18 April 2008
ANTARCTICA NEW ZEALAND SCIENCE UPDATE NO. 30
The latest science update contains information on the draft science strategy document, end-of-season review meeting, late season IPY research work, and links to various other items of interest. Download updates here.
18 April 2008
WIND POWER FOR SCOTT BASE
Antarctica New Zealand and Meridian Energy are about to embark on a project to build the southernmost wind farm in the world. The project will be part of Antarctica New Zealand's contribution to the joint logisitics pool with the United States Antarctic Program on Ross Island, Antarctica. The scheme will reduce power generation fuel consumption and will involve the construction of three wind turbines on the Crater Hill site. For more information go to the press release.
12 April 2008
EXPLORING ANTARCTICA FESTIVAL IN WELLINGTON, 12-20 APRIL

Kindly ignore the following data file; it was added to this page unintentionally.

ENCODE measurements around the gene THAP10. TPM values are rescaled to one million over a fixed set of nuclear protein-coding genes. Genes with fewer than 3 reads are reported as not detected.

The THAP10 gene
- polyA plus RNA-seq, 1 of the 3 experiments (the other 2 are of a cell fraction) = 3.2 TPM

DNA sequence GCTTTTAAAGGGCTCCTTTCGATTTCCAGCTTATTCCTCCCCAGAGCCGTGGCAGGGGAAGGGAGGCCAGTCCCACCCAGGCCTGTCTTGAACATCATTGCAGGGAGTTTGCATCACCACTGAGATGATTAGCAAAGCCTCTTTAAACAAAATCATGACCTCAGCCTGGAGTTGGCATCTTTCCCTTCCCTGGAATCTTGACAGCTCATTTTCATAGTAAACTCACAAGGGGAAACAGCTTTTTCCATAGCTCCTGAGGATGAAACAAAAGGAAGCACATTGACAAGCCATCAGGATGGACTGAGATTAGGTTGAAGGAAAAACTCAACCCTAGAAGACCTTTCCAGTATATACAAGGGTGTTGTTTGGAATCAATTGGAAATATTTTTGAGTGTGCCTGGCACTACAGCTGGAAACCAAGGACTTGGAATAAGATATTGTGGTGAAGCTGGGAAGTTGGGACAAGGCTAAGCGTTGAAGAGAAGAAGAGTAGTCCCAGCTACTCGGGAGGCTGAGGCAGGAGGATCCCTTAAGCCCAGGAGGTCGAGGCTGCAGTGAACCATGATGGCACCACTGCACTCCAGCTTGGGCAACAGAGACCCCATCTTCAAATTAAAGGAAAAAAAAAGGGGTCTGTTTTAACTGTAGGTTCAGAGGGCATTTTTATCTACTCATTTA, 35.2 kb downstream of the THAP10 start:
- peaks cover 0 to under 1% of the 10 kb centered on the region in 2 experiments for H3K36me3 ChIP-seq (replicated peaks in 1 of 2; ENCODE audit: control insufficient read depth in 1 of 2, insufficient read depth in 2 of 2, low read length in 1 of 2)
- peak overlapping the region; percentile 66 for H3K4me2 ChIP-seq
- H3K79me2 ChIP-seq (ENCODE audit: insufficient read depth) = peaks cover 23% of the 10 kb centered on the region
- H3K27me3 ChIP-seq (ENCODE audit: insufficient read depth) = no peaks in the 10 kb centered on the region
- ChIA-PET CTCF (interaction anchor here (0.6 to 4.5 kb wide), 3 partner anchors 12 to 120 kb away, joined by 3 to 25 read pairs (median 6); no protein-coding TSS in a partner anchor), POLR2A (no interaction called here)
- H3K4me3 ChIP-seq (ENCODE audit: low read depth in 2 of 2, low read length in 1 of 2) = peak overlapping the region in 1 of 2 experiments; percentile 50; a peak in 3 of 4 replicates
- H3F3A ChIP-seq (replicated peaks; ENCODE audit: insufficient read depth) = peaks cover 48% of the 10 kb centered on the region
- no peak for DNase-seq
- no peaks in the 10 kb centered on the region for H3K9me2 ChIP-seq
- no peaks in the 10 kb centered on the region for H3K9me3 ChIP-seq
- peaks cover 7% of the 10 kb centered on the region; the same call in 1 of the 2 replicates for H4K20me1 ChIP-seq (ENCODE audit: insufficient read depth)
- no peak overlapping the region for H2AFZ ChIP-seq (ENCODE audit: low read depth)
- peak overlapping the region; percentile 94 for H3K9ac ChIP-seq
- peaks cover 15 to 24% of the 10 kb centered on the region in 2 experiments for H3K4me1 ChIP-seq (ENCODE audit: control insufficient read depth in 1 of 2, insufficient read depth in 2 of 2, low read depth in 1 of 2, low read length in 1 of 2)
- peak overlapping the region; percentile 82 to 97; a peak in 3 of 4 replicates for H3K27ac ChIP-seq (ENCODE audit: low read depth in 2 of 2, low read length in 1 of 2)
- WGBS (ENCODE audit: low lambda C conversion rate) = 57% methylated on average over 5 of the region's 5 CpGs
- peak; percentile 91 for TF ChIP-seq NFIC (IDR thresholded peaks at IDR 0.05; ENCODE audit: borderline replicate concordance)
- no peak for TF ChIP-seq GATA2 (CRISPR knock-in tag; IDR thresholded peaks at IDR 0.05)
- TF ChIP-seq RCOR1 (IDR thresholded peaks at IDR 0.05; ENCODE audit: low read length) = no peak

On Friday 18 April the NZSO will give the world premiere of Gareth Farr's Terra Incognita, inspired by Gareth's trip as an Artist to Antarctica in the 2005/06 season. In conjunction with this event there is an NZSO Antarctic Festival running in Wellington throughout the week with seminars, an exhibition (at the NewDowse) and film evening. The various events include the participation of a number of other artists who have travelled through the Artists to Antarctica programme. More information can be found On Friday 18 April the NZSO will give the world premiere of Gareth Farr's Terra Incognita, inspired by Gareth's trip as an Artist to Antarctica in the 2005/06 season. In conjunction with this event there is an NZSO Antarctic Festival running in Wellington throughout the week with seminars, an exhibition (at the NewDowse) and film evening. The various events include participation of a number of other artists who have travelled through the Artists to Antarctica programme.